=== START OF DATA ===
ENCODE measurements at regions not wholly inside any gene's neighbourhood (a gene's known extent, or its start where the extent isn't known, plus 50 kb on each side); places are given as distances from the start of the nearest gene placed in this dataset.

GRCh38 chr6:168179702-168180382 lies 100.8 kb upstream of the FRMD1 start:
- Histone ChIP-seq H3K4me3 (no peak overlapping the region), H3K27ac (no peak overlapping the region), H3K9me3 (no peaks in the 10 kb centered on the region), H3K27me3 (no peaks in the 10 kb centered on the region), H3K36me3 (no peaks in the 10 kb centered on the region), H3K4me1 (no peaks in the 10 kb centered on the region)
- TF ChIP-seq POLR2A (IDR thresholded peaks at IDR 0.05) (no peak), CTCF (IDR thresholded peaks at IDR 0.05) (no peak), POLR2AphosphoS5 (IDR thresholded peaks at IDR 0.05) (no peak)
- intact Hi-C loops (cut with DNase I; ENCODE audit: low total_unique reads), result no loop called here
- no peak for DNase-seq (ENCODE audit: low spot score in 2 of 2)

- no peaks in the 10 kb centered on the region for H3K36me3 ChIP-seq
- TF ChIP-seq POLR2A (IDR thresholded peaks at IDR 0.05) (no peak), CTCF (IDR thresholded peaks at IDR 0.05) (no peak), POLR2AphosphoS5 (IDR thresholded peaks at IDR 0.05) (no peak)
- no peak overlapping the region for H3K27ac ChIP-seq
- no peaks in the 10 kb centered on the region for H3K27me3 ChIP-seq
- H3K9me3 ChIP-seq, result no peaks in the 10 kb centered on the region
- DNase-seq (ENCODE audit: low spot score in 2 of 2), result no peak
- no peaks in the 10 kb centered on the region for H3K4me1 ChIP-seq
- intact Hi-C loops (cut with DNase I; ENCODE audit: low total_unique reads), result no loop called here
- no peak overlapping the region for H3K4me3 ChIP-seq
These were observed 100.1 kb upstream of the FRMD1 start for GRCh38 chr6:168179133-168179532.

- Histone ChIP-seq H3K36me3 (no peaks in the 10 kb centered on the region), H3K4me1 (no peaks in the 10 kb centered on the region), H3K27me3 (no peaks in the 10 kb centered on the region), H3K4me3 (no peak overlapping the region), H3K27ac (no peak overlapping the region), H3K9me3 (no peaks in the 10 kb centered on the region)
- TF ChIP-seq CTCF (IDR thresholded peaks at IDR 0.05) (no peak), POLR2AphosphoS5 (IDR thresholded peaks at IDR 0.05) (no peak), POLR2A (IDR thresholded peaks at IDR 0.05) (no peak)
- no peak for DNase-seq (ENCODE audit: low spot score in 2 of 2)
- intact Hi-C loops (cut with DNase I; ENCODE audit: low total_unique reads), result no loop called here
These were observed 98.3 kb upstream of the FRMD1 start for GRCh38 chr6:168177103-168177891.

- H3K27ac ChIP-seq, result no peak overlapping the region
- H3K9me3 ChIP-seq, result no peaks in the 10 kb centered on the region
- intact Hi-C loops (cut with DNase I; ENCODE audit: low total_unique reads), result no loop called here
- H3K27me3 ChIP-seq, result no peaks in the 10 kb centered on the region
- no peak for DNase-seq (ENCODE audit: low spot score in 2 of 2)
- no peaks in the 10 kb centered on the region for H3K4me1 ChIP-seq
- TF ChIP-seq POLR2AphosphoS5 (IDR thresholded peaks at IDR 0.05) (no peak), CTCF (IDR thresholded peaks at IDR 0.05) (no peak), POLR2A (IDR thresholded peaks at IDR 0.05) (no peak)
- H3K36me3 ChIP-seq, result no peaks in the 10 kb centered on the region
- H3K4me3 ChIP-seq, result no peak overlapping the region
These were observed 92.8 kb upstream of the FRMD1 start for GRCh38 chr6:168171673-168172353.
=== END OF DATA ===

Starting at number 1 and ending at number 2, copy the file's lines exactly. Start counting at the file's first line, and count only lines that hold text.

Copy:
ENCODE measurements at regions not wholly inside any gene's neighbourhood (a gene's known extent, or its start where the extent isn't known, plus 50 kb on each side); places are given as distances from the start of the nearest gene placed in this dataset.

GRCh38 chr6:168179702-168180382 lies 100.8 kb upstream of the FRMD1 start: